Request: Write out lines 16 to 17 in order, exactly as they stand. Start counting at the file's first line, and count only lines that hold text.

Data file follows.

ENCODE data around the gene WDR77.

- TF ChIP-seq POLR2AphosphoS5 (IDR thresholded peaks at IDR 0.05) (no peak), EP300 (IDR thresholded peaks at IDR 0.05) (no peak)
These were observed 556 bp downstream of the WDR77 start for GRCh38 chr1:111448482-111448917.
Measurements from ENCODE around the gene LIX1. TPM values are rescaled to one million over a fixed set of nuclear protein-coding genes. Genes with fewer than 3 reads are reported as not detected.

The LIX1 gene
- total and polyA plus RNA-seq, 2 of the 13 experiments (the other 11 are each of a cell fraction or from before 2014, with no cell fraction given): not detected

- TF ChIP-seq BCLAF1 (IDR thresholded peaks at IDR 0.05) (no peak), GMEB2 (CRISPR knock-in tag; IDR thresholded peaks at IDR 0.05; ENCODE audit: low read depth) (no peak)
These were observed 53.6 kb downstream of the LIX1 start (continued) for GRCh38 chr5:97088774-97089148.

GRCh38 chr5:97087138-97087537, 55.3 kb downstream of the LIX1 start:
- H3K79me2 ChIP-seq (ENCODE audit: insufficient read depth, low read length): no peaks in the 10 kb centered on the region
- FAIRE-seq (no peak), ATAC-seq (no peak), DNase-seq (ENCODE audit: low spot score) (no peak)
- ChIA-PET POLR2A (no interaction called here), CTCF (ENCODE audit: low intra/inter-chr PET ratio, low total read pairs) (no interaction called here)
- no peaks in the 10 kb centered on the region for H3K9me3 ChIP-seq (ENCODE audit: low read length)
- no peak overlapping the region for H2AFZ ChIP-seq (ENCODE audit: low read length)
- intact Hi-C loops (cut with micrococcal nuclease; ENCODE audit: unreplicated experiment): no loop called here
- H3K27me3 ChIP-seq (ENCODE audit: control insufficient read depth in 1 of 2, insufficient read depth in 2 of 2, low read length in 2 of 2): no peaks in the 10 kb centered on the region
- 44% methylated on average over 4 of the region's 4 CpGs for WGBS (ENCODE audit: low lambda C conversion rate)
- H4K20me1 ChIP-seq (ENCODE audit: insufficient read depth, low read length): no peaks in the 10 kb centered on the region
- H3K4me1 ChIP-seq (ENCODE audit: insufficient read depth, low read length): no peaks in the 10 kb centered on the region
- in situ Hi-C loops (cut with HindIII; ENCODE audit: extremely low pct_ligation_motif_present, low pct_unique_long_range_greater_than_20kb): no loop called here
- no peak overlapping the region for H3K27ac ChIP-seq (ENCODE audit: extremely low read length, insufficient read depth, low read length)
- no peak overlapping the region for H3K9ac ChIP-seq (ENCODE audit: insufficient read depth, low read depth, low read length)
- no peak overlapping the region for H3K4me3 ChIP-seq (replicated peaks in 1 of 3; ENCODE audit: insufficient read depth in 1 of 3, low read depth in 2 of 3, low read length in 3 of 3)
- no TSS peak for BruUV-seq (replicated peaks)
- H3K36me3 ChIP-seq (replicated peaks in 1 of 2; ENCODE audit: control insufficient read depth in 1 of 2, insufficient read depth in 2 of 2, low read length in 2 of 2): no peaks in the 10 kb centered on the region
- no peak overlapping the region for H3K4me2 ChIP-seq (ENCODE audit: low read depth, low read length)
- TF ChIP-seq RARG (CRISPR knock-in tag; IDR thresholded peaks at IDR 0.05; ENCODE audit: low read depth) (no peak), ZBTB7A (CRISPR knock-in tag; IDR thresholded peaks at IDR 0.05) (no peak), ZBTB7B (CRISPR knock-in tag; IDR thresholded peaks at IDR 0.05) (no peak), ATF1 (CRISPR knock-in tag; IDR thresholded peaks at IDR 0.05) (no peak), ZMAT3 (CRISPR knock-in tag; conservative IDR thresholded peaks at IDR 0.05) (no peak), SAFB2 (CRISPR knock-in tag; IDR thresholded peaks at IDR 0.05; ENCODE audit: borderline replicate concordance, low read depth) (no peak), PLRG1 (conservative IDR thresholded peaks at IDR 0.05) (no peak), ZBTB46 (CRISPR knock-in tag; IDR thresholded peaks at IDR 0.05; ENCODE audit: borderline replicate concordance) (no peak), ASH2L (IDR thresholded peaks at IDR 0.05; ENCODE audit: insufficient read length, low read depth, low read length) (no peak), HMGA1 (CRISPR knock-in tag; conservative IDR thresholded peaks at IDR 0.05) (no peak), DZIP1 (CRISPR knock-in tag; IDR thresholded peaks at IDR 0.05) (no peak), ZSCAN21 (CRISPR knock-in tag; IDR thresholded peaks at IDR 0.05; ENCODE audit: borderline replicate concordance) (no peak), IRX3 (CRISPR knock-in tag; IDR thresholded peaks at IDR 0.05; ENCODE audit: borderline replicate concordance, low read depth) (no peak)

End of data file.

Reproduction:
- H3K27me3 ChIP-seq (ENCODE audit: control insufficient read depth in 1 of 2, insufficient read depth in 2 of 2, low read length in 2 of 2): no peaks in the 10 kb centered on the region
- 44% methylated on average over 4 of the region's 4 CpGs for WGBS (ENCODE audit: low lambda C conversion rate)